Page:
I was particularly struck by two of Wu's themes. First, the methods used by an information company to gain power do not have to be straightforward to succeed. Secondly, government regulation can both promote free market or squelch free market.
Take the 1st theme. AT&T, nationwide monopoly, was ordered to allow rivals access to it's switching equipment by renting them space in its buildings. AT&T complied, at rents 5000 times the going rate, and who could afford it? Similarly, Wu proposes that the greatest danger to a continuing free-market Internet is dedicated equipment. If everybody dumps their open-system PC for a closed-system iPad, that means that only Apple's browser would be available and there are lots of ways to block sites that haven't paid the a requisite fee to be available, or at least not easily available, on said browser. I'm not saying it definitely would happen, but how much faith do we put in a corporation INdefintely resisting good old greed when there's quarterly profits to be reported?
The second theme concerns the role of the government in promoting free flow of information. President Nixon forced AT&T to allow computer networking/Internet on it's lines, and also required it to accept non-AT&T equipment attachments, such as fax machines.* Similarly, President Clinton required AT&T to allow access to ISP's without deal-killing "rental charges". Both of these presidents, a Republican and a Democrat, did their parts to insure that the Internet, as an information system, was free-market.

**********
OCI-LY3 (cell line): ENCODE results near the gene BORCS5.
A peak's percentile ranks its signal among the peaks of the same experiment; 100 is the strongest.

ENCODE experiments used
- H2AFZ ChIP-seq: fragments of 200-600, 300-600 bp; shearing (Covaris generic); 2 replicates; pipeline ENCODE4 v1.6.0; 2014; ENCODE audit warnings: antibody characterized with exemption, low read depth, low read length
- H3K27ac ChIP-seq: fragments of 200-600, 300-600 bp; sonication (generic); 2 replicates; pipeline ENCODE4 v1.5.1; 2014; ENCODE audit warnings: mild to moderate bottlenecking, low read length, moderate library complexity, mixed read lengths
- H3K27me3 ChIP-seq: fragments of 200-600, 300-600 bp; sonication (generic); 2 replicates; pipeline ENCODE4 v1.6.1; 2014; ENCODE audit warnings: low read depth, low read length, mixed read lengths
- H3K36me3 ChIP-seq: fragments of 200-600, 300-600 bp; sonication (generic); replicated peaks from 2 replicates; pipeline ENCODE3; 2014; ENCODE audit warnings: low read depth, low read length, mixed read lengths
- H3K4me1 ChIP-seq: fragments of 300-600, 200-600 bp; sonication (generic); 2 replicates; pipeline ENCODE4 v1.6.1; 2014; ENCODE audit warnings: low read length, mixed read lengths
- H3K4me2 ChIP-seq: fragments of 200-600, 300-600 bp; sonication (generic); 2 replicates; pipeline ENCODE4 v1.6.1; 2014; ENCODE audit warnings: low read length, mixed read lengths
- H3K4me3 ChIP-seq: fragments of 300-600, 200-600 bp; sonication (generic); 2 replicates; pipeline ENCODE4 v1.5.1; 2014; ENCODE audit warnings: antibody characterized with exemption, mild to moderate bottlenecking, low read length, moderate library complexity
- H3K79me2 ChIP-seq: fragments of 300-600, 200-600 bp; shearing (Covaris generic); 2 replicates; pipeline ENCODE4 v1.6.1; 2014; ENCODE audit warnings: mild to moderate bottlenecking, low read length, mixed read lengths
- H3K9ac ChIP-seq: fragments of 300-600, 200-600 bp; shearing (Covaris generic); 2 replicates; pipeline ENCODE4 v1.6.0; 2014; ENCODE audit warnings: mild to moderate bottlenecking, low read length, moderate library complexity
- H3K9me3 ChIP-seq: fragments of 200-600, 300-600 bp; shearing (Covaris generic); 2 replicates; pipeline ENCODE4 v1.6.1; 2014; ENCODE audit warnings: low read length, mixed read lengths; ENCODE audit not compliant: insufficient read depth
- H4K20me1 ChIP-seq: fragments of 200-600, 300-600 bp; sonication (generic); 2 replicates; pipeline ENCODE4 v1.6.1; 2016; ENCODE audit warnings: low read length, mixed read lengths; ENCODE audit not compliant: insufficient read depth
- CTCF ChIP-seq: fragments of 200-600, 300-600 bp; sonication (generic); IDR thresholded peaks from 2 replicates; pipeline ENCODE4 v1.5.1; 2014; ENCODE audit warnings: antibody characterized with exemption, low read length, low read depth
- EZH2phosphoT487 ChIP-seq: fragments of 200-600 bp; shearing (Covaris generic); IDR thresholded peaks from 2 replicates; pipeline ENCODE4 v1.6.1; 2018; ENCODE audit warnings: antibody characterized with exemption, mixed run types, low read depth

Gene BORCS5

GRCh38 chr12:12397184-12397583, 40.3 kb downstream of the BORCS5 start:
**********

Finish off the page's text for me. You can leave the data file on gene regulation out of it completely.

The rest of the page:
On the other hand, the court of Chief Supreme Court Justice Antonin Scalia, under Republican George W. Bush, gutted the Telecommunications Act, on the assumption that no regulation is good regulation. This is distinctly different from fellow Republicon presidents Nixon and Reagan, who believed in regulation that benefited competition. The Bush administration actually wrote that "competition didn't necessarily require that there be any extant competitors"!
As I mentioned, this book is a dense read, but it raises questions I didn't know enough to care about. To paraphrase Mr. Wu, the conseqences of allowing an information system to devolve into a monopoly are incalcuable. It's not just possible censorship (whether in the name of ideology or monetary greed), it's the guaranteed lost or delayed (can I use "squashed" one more time) innovations.
This review is written from the Uncorrected Proof.
* Bell Labs, part of AT&T, has many incredible technological breakthroughs to its credit. However, AT&T deliberately squashed or successfully delayed others, such as mobile phones, fax machines, voice mail, speaker phones, packet networking, fiber optics, and very early on, a phone answering machine with magnetic tape. Invented in 1934 by a Bell engineer, management killed it because, according to an internal memo, it would encourage people to not use the telephone! Magnetic tape would be invented (again) in the 1990's by Germans, and imported to the U.S sixty years after an American first invented it!